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I Just Got an Amazon Refund

June 23, 2016
(image via Wikimedia)

(image via Wikimedia)

Today I found out that I’ve received a small refund credit from Amazon.  It’s not cash, and it’s not worth a lot, but it’s unexpected and I can buy something nice with it.  I like getting a refund when I never asked for it.  If I have to ask for a refund, then there was usually something bad that happened first, and that can ruin the good feeling of getting refund credit.

It’s not that Amazon did anything wrong to give me a refund.  According to the U.S. government, it was the fault of Apple and a bunch of publishing companies.

A few years ago, the U.S. Department of Justice accused Apple and a bunch of book publishers of colluding against Amazon to keep the price of ebooks artificially high.  Since Amazon, Apple, and the publishers have reached a settlement, customers who bought ebooks during that time period of collusion can get refunds for the price difference.

The details are kind of boring. You can read about them here if you want.   I was aware of the lawsuit a few years ago, but it was not as glamorous as other stuff going on.  There was no sex or murder (that we know of), and it involved lots of numbers, so journalists probably didn’t want to deal with the story.  I was aware of it only because I try to pay attention to book news.  Anytime book news is something that is not related to J.K. Rowling, Stephen King, James Patterson, or a celebrity children’s book (or memoir), it catches my attention.

Amazon figured out the refunds for each customer through an algorithm, but I don’t know if I should trust the algorithm.  Sometimes Amazon’s algorithm suggests books that I don’t want to read.  If the algorithm can’t pick books for me to read, then how can it determine my refund credit?  Maybe there’ll be some class-action lawsuit claiming Amazon messed up the algorithm.  I’d hate to sit on the jury for that lawsuit.

I almost didn’t know about my refund.  Amazon sent me a notification through my app, but a bunch of apps send notifications, and I usually ignore them.  I almost ignored this notification too.  I saw the words Amazon and free, but I thought it was just another Kindle Unlimited ad, so I ignored it.  If you’ve been ignoring your Amazon notifications, double check.  You might have gotten an unexpected refund.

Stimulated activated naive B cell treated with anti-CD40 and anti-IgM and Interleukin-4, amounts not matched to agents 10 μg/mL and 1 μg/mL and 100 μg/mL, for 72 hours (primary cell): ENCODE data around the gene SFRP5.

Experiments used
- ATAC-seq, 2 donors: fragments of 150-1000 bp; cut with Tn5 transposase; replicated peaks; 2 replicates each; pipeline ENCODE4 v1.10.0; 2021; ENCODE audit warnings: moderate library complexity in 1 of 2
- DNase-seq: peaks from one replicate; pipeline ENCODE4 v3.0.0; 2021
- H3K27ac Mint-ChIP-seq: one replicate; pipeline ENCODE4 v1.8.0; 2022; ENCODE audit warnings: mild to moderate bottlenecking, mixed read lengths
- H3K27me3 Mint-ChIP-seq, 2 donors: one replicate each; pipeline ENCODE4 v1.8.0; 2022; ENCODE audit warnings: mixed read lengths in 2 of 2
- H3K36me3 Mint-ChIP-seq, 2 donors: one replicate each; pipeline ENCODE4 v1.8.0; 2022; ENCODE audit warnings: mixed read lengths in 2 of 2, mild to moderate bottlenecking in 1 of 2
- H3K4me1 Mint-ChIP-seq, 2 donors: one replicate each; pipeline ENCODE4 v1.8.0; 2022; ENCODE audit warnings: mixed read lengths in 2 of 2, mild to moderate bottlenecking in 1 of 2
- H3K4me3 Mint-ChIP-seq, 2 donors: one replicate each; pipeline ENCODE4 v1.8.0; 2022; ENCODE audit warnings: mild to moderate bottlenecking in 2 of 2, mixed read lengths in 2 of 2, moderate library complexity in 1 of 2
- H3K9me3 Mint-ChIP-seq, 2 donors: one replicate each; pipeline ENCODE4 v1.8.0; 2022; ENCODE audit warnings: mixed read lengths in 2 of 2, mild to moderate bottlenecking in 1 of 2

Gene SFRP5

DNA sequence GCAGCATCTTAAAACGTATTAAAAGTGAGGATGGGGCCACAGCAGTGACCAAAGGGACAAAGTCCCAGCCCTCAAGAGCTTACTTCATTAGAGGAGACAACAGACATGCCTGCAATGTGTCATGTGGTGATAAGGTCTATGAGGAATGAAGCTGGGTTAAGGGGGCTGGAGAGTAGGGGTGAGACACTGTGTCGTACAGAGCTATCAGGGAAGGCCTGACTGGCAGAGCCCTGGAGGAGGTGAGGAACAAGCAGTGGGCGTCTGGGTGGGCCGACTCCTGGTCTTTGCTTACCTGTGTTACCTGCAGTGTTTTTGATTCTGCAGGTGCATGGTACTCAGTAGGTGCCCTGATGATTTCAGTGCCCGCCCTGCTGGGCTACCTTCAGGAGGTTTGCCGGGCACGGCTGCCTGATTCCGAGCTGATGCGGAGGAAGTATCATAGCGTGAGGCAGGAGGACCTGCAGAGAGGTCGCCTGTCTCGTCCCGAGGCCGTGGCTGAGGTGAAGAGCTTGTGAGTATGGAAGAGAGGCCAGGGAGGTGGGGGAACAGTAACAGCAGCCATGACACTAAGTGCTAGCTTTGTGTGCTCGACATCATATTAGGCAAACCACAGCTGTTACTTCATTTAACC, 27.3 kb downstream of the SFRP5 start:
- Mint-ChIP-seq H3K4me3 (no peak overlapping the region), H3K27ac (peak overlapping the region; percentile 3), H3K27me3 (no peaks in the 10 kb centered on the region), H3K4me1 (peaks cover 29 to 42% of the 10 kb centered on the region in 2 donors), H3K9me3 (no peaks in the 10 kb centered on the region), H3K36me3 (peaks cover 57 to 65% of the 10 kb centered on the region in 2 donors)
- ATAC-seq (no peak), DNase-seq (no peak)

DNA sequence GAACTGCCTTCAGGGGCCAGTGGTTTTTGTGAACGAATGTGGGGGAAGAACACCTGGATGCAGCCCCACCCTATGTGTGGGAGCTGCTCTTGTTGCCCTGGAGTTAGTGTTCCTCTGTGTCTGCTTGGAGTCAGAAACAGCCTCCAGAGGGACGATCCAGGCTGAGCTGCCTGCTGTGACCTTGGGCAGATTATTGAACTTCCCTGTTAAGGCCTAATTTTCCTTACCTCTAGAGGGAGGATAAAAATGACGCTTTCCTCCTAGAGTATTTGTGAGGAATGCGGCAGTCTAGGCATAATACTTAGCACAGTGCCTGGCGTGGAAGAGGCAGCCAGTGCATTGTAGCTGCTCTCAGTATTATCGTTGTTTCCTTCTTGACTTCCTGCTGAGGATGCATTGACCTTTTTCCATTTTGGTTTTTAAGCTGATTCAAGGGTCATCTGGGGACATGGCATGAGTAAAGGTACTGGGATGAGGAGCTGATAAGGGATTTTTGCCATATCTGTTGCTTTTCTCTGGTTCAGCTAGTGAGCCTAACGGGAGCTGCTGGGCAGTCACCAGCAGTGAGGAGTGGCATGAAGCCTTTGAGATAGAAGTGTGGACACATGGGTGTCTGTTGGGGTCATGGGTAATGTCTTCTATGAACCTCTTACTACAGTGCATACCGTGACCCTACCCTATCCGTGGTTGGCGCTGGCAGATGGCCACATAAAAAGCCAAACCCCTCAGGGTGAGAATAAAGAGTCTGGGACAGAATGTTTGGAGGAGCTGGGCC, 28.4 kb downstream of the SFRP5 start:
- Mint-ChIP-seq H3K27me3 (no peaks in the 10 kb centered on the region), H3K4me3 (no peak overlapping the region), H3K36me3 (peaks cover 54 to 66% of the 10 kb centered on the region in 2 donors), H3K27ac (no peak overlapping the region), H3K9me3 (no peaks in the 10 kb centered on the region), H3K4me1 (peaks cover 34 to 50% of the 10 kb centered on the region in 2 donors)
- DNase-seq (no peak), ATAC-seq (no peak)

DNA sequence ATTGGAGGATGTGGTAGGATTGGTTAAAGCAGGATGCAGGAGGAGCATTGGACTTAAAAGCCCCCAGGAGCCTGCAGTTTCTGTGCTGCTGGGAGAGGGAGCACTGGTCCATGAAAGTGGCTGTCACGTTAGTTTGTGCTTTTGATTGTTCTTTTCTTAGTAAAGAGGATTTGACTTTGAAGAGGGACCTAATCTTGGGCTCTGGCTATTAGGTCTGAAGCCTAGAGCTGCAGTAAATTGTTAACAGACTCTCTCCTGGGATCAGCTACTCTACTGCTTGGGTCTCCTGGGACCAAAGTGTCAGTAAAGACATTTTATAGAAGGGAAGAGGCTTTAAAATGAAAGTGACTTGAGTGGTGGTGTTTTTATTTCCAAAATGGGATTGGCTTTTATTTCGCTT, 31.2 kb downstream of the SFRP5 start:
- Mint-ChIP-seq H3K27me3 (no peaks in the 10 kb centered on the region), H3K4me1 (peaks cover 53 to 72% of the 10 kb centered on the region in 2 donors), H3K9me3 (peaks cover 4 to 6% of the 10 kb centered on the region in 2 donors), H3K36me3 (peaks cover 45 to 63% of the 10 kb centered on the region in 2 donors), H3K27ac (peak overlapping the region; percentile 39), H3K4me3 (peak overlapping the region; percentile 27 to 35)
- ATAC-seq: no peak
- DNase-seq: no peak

If you don’t want to spend it right away, you can wait a year.  It doesn’t expire until July 24, 2017.  At first, I misread the date and thought I had only a couple days to spend the refund credit.  It actually stressed me out because I already have stuff to read and I wasn’t sure how I wanted to spend my credit.  Then I got mad at myself for getting stressed out over how to spend a refund credit.  Then I got mad at myself for not realizing I had an entire year to spend it.  I really don’t get mad at myself very often.  It was just one of those days.

Anyway, if you’ve been an Amazon customer for the last few years, check to see if you’ve received a refund credit.  And if you did, don’t stress yourself out while spending it.

*****

If you’re not sure how to spend your Amazon refund credit, this won’t take much out of it:

Now available on the Amazon Kindle!

Only 99 cents on Amazon!

7 Comments
  1. Credits are also going out via email through your local Brick & Mortar Booksellers as part of the same class action lawsuit, which involves no wrong doing on the part of your local Brick & Mortar Booksellers, either.

    • That’s a good point; it’s not the book sellers’ fault. As much as some people like to blame Amazon for the problems in the book industry, this one seems to be on Apple and the book publishers.

  2. me too!

  3. I got one too. It was a very pleasant surprise!

  4. I have no credit for I do not purchase ebooks. Sadness.

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